Today's Democrat & Chronicle highlights an alliance between the University of Rochester Medical Center (URMC) and the Rochester City School District which may improve the treatment of children with asthma. Researchers headed by Dr. Jill Halterman, professor of pediatrics at URMC, are using a federal grant to explore the effects of a combination of telemedicine and active intervention in the school setting on treatment compliance.
The school district estimates that as many as ten percent of its students have asthma, according to the Democrat & Chronicle. With these children spending six hours a day in school, the district experiences the results of poor compliance with medical treatments for the illness. The study will try to determine if compliance, and the student's educational experience, can be improved.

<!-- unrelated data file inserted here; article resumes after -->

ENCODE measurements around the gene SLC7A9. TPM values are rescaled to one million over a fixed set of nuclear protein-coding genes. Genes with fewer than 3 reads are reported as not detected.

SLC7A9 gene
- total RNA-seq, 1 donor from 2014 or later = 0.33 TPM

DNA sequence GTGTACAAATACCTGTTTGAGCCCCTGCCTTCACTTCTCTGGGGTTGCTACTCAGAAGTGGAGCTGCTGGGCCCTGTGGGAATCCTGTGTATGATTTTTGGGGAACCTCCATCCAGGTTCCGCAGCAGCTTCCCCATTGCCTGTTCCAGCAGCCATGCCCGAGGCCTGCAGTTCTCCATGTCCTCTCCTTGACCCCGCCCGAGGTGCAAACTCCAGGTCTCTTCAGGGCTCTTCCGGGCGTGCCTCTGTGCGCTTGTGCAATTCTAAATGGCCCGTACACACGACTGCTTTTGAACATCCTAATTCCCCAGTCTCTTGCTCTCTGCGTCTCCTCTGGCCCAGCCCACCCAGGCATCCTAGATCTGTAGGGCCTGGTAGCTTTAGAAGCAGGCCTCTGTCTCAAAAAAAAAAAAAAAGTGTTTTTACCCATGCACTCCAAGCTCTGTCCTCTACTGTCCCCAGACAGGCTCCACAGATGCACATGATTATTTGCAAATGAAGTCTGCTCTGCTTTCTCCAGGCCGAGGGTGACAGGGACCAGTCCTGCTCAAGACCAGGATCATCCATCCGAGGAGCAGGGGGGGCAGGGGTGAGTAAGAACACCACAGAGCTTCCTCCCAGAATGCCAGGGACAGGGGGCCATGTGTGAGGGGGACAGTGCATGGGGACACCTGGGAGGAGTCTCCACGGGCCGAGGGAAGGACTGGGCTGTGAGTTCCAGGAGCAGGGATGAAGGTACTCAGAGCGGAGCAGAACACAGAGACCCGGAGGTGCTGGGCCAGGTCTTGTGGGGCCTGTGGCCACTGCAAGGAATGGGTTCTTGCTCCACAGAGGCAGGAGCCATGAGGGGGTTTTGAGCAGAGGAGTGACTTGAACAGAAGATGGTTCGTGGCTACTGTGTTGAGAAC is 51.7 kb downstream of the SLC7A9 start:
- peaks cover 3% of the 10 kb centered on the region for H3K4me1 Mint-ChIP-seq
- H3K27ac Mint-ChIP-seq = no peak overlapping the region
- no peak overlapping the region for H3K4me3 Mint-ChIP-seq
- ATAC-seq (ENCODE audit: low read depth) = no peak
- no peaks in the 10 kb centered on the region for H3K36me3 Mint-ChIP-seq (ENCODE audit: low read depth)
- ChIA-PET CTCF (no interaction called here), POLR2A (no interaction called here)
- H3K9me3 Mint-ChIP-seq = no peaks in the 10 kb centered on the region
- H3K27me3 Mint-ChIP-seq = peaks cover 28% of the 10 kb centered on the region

The students in the study have been evaluated by trained technicians and medical testing transmitted to off-site physicians. The students are then going to be helped to take their asthma medications by being called to the nurse's office for that treatment. With in-school medication and the contact with the nurse, the study hopes to find if there is carry over into the home where asthma medications can be skipped or overlooked without reminders.
The study is titled "School-Based Preventive Asthma Care Technology." It is one of three currently underway in Dr. Halterman's laboratory that explore increasing patient and parental contacts, as well as the use of telemedical procedures, to provide better care and improved health to school children with asthma. The National Institutes of Health estimate that seven million children have asthma in the United States.